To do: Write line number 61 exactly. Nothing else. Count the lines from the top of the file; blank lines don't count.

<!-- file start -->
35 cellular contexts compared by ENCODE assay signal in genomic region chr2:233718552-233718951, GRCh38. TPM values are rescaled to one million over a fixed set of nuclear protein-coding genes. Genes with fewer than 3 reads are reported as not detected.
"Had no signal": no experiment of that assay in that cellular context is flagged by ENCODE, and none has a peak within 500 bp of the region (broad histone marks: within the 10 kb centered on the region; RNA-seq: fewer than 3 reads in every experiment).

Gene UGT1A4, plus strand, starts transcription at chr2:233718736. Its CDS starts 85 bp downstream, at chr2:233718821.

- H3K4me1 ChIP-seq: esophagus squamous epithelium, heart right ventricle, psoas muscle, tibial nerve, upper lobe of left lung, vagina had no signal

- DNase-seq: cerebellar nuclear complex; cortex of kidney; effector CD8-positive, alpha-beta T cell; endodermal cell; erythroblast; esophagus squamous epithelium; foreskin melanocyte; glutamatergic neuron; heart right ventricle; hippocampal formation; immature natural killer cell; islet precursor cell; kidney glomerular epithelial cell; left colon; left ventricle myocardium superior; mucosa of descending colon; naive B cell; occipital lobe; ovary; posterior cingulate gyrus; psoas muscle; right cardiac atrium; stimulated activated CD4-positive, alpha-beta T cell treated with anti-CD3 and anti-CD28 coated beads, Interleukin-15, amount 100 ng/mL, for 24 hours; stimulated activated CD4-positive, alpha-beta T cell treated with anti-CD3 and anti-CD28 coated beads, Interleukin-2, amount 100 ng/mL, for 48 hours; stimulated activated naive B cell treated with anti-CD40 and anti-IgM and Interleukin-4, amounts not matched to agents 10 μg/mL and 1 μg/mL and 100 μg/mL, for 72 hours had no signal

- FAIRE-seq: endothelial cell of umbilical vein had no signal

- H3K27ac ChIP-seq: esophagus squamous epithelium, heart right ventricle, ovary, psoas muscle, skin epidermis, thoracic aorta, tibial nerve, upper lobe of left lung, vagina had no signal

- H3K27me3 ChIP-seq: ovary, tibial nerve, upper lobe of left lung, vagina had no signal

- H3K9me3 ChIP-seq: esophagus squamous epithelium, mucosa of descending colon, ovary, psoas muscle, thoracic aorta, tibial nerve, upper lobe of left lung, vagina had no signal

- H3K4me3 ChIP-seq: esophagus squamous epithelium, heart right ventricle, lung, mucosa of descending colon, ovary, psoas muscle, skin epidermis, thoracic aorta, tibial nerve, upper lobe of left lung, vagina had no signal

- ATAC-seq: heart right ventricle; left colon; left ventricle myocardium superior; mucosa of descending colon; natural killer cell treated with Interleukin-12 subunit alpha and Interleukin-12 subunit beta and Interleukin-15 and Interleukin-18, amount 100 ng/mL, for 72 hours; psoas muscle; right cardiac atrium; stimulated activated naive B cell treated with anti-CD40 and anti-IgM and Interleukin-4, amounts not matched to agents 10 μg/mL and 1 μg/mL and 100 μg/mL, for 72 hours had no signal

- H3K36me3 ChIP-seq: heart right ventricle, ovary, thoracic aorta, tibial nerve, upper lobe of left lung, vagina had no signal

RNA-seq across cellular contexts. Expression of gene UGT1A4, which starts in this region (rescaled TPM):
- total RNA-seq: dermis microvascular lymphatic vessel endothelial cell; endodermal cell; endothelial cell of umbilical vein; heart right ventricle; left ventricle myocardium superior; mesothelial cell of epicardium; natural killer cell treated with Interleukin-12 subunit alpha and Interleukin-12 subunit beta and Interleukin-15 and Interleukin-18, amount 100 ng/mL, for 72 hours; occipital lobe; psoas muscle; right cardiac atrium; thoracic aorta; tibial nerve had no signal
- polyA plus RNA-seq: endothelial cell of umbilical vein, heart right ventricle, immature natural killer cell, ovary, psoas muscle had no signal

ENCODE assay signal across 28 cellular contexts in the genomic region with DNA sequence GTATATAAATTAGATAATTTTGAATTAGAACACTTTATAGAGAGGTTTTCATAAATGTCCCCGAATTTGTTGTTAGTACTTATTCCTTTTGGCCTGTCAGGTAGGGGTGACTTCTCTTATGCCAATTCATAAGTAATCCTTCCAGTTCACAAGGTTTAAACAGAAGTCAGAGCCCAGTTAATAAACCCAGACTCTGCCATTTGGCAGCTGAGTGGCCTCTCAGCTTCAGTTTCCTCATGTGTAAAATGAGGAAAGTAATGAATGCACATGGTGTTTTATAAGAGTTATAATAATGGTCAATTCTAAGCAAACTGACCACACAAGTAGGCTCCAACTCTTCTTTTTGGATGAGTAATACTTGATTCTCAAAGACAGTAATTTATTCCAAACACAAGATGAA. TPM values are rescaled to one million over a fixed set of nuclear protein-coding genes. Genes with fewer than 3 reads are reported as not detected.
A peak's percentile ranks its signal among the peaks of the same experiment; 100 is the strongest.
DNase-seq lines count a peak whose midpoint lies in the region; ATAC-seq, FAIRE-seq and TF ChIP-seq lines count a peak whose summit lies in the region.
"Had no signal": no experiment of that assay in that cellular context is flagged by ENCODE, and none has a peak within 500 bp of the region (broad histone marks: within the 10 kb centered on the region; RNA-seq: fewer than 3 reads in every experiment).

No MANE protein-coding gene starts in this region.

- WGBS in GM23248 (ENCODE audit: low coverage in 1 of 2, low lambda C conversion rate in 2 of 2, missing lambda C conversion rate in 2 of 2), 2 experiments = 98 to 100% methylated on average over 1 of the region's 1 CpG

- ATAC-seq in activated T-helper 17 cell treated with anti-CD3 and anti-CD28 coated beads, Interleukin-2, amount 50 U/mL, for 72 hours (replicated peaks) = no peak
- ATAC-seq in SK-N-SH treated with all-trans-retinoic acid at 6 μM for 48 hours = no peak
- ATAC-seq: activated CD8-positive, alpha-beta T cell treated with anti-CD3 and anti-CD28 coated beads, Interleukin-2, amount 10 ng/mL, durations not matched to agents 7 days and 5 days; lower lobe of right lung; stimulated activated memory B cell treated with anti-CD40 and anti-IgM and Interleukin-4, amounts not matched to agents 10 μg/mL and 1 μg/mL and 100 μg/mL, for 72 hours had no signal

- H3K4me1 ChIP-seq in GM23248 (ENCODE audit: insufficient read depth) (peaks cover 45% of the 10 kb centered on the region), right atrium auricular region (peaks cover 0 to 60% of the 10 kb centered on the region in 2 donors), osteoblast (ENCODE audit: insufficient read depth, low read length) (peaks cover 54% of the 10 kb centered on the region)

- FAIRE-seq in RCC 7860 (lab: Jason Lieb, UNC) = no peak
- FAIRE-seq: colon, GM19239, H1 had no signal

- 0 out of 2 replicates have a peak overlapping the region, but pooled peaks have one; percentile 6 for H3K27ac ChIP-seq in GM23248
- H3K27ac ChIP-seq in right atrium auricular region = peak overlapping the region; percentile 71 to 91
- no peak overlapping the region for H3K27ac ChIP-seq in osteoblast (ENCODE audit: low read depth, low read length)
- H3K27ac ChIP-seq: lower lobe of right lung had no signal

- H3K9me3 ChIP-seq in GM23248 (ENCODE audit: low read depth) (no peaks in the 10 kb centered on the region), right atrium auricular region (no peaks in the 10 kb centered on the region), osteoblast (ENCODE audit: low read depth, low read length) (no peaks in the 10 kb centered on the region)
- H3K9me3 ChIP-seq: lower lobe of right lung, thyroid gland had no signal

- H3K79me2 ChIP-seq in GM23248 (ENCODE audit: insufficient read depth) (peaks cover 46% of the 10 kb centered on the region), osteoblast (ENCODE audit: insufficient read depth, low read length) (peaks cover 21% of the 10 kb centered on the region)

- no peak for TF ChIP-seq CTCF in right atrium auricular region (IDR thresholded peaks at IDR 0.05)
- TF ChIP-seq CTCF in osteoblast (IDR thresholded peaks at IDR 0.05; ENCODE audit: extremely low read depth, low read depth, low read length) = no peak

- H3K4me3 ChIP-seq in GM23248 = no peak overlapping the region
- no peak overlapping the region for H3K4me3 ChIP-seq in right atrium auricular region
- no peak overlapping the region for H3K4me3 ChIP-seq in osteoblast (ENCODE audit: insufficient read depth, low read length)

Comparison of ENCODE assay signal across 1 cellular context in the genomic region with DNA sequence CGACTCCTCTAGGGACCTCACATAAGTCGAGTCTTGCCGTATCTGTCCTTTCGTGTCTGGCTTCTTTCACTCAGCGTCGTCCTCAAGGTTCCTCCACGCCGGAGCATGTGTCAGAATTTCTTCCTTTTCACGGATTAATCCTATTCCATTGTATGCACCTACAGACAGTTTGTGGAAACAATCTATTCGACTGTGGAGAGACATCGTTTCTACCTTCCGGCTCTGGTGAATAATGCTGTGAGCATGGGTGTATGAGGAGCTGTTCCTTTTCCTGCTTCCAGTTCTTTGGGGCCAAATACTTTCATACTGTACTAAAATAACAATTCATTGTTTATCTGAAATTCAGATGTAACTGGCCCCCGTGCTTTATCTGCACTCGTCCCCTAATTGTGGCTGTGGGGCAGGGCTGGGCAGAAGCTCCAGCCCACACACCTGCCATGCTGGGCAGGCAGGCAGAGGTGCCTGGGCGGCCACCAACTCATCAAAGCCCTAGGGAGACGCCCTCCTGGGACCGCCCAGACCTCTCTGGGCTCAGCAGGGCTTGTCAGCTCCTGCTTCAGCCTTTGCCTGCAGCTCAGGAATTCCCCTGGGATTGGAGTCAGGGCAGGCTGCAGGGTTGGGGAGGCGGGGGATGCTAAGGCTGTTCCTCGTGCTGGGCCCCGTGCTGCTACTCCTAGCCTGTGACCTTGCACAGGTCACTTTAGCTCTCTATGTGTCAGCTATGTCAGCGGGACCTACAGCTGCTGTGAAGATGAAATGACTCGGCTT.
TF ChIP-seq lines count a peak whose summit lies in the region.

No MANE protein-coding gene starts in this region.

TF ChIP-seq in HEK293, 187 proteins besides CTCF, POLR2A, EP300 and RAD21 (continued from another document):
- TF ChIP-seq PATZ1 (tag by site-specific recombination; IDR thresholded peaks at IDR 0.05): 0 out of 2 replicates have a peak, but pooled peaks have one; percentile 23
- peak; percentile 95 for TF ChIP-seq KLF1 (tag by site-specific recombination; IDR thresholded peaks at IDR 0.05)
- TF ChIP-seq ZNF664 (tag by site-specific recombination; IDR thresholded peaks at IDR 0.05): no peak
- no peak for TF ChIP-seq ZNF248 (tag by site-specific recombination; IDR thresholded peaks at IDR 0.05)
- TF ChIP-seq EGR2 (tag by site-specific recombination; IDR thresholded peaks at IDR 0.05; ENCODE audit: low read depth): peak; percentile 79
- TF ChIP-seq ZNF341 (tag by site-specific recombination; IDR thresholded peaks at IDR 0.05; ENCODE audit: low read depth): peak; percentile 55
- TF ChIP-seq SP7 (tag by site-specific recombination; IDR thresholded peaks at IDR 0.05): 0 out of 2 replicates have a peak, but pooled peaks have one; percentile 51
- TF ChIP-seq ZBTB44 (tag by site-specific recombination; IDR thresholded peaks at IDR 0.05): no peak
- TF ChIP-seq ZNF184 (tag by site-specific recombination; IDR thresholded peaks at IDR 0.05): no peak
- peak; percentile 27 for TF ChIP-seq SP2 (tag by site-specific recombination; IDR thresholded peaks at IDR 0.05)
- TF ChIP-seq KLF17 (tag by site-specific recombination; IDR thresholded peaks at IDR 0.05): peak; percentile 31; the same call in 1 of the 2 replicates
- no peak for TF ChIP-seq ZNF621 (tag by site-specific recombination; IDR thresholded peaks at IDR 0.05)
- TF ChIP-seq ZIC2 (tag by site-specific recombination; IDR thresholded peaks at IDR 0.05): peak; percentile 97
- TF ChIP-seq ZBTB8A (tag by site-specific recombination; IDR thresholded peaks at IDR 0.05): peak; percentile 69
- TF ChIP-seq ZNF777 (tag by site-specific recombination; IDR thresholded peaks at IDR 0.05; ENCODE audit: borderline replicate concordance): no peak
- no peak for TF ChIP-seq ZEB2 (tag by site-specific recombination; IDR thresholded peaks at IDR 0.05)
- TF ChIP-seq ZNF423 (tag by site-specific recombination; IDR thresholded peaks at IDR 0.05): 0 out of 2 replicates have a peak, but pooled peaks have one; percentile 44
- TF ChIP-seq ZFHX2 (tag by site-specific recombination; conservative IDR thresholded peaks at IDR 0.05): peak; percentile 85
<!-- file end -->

- TF ChIP-seq ZFHX2 (tag by site-specific recombination; conservative IDR thresholded peaks at IDR 0.05): peak; percentile 85